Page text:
I went out and fired around 30 shots this weekend, using paper cartridges exclusively, from a Pietta Remington and an Uberti Remington revolving carbine, some carts loaded with Olde Eynsford 3F black powder and some with T7 3F, and all shots went off like a modern metal cartridge gun.  I swab the insides of the nipples with pipe cleaners, and the ends of the nipples with cotton swabs (oil on the back of the nipple can contaminate the priming pellet inside the cap if the cap sits on it for any length of time), and repeatedly swab the chambers dry, using multiple fresh swabs, paying special attention to the threaded pocket at the back of the chamber where the nipples don't come quite flush in there, after cleaning.  If I absolutely, positively need my first shot to go off perfectly, as before heading out to hunt, I know that THAT, AND using real black powder, is how to ensure it.  And it will work every time, no question.  It is only when I fail to observe all those precautions that I ever have a problem with ignition.

Also, snapping a cap before loading may clear out the nipple flash channel, but it won't sop up, nor blow out, the much larger quantity of oil that may be lurking in the nipple threads in that pocket at the back of the chamber, or in the hard corner at the back of the chamber wall.  And the oil is most likely to be lurking right there where ignition of the main charge takes place, so focus on that hardest to reach place in there with the corners and the threads.  I've seen a guy have hang fires and misfires all day from an oily chamber in a single shot muzzleloader, and a revolver is no different.

Be mindful of these things, and you'll have no more problems.  And also, "bite the bullet" and order some black powder.  Lots of people use the substitutes and are satisfied with them, but it is a fact that black powder ignites more easily (which is why it's a little more dangerous to have around in quantity).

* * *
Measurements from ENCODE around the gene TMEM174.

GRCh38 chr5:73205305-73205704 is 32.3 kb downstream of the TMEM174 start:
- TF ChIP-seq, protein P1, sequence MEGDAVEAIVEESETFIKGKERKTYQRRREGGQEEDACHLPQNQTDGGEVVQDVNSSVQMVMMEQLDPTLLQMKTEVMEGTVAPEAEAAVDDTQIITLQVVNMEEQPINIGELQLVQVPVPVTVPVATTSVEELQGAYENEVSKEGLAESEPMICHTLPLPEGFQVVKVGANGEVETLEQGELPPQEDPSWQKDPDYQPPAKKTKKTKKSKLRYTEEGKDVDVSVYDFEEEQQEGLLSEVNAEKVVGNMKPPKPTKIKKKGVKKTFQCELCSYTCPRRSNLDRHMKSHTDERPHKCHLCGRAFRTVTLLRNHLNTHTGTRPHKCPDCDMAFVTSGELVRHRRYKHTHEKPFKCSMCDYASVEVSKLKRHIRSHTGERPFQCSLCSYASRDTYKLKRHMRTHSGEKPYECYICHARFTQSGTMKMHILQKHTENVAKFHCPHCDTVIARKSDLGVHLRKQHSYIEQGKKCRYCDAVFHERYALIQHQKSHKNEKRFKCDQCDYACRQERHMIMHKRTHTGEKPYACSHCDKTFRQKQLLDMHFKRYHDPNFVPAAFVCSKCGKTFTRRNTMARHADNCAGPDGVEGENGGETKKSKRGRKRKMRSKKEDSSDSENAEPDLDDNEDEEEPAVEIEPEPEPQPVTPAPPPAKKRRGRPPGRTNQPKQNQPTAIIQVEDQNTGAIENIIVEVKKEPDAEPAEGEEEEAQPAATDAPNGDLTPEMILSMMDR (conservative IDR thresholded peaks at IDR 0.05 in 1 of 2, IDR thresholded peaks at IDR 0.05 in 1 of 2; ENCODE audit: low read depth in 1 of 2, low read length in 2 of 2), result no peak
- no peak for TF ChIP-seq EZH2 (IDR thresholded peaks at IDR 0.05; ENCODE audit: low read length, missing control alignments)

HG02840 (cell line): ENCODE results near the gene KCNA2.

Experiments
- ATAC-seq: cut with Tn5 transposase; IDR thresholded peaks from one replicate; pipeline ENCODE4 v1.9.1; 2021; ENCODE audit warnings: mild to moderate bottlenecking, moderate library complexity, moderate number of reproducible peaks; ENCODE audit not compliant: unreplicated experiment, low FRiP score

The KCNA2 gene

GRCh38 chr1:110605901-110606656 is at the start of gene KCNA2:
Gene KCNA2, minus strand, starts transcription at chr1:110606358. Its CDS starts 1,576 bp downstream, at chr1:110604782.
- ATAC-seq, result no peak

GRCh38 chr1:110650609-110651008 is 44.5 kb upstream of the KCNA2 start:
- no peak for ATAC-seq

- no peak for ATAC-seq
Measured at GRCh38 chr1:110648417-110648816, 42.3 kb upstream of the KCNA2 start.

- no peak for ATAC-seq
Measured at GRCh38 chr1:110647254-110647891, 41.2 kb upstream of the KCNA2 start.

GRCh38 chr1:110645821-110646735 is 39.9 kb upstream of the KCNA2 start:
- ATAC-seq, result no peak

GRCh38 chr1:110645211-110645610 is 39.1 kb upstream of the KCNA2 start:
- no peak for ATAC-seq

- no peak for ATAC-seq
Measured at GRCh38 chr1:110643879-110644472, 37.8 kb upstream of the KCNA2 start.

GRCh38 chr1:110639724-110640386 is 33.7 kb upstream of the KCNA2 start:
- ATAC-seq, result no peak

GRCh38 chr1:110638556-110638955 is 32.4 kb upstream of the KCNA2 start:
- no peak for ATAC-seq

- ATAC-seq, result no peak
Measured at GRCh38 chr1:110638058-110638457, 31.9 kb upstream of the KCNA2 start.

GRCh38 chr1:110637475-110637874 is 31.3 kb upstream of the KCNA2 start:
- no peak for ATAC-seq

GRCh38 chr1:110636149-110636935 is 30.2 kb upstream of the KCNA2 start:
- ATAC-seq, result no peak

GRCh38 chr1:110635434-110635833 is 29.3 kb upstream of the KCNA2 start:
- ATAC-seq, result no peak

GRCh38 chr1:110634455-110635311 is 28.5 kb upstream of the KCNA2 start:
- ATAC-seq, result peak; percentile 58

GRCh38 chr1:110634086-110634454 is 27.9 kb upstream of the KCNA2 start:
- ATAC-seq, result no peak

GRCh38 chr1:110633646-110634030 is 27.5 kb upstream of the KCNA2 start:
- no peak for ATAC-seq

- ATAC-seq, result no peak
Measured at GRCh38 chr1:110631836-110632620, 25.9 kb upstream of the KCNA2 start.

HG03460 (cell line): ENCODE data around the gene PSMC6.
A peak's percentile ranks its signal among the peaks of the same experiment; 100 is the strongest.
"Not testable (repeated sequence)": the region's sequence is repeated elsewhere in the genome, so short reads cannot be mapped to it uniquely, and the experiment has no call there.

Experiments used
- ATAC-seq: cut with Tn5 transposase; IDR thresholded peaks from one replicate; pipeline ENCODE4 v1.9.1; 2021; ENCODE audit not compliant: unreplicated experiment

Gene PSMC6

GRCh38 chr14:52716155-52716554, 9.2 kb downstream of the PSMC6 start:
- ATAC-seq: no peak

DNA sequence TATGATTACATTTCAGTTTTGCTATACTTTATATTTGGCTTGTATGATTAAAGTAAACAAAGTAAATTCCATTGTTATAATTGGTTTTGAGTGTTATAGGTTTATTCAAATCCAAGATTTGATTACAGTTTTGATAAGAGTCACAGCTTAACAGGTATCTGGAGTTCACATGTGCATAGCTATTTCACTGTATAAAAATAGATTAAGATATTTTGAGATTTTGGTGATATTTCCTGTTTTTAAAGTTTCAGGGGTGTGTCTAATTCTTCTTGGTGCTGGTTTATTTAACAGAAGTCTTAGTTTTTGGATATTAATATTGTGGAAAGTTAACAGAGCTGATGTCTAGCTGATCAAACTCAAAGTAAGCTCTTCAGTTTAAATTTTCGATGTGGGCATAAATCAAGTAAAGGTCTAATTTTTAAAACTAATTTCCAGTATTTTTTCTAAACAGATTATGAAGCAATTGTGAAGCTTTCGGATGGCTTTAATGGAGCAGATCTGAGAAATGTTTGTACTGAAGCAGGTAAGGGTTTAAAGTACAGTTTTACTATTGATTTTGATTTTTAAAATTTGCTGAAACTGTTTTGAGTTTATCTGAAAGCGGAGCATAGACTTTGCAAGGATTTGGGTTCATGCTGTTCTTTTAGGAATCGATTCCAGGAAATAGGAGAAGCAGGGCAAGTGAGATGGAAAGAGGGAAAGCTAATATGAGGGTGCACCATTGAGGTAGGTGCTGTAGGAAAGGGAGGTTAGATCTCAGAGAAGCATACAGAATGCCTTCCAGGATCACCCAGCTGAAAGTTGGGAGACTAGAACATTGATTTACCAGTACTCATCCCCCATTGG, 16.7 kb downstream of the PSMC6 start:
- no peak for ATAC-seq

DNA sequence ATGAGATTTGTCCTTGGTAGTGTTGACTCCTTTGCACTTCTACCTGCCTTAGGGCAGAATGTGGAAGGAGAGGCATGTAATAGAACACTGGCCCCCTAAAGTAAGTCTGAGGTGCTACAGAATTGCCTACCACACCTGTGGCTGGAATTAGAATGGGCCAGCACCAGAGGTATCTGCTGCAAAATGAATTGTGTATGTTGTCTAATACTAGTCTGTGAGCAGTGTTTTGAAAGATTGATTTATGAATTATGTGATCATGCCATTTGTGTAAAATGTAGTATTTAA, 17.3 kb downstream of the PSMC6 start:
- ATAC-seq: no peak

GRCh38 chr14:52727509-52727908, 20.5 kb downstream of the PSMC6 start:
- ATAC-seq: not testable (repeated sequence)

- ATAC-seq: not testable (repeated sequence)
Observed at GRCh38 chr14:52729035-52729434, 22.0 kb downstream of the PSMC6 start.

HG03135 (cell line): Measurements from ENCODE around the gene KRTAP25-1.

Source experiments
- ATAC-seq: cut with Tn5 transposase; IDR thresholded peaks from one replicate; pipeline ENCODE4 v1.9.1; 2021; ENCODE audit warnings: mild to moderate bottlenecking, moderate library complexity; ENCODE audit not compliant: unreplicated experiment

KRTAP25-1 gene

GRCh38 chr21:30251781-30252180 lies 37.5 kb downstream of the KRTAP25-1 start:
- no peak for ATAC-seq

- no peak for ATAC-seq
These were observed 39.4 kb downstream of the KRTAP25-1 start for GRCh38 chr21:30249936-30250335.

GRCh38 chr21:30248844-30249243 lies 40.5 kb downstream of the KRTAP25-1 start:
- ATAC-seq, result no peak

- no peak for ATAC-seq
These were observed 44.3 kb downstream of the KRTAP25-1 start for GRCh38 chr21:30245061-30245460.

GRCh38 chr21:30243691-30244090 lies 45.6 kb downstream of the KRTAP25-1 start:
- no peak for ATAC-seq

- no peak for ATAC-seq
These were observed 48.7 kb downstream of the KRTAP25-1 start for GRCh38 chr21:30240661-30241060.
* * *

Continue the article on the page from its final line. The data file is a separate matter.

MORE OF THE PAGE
But whoso looketh into the perfect law of liberty, and continueth therein, he being not a forgetful hearer, but a doer of the work, this man shall be blessed in his deed.   James 1:25 (KJV)

So speak ye, and so do, as they that shall be judged by the law of liberty.   James 2:12. (KJV)

Offline 45 Dragoon

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Re: another range trip... took both the 1858 and the 1847
« Reply #3 on: September 03, 2018, 07:34:39 AM »
G Dog and Omnivore, thanks for your recommendation!! Very kind of y'all!!
Frank, many things or combination of things can be the culprit of a "failure to fire" (not pop a cap) but a cap that pops but fails to ignite a charge is more likely (as already stated) an obstruction, partial obstruction or even weak caps themselves. If another cap will light the charge,  it could be the fault of the caps.

Mike
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Offline G Dog

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Re: another range trip... took both the 1858 and the 1847
« Reply #4 on: September 03, 2018, 02:34:05 PM »
RE clean flash channels -

I will occasionally string the cones on a piece of 24-gauge bronze(ish) wire and sort of ‘say the rosary’.  (I’m not RC but the analogy always seemed apt and it sure don’t hurt none).

That will scour the flash channels without removing metal and sometimes a bit of soot will wipe off from the wire.  It’s like a circular nipple pick.
"For we wrestle not against flesh and blood, but against principalities, against powers, against the rulers of the darkness of this world, against spiritual wickedness in high places".   
                                        Ephesians 6:12  (KJV)

Offline scrubby

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Re: another range trip... took both the 1858 and the 1847
« Reply #5 on: September 08, 2018, 09:06:44 AM »
guess I need to have it smithed.  Who here specializes in that?
That would be .45 Dragoon to an absolute certainly.

My understanding and experience has been that T7 responds well to sturdy compression.

It seems to be like Black MZ in that respect but that's where similarities between the two end.
I will concur on the compression aspect of this. My cartridges are 30 grains of Tiple7 under the 215gr Johnston and Dow bullet. Remington #10 caps. In an original New Model, there is a slight bit of compression, the chambers are full, and the difference in ignition time is noticeable from the "loose ammunition" loads I previously used, typically those were 25 to 30 grains under a felt wad and round ball.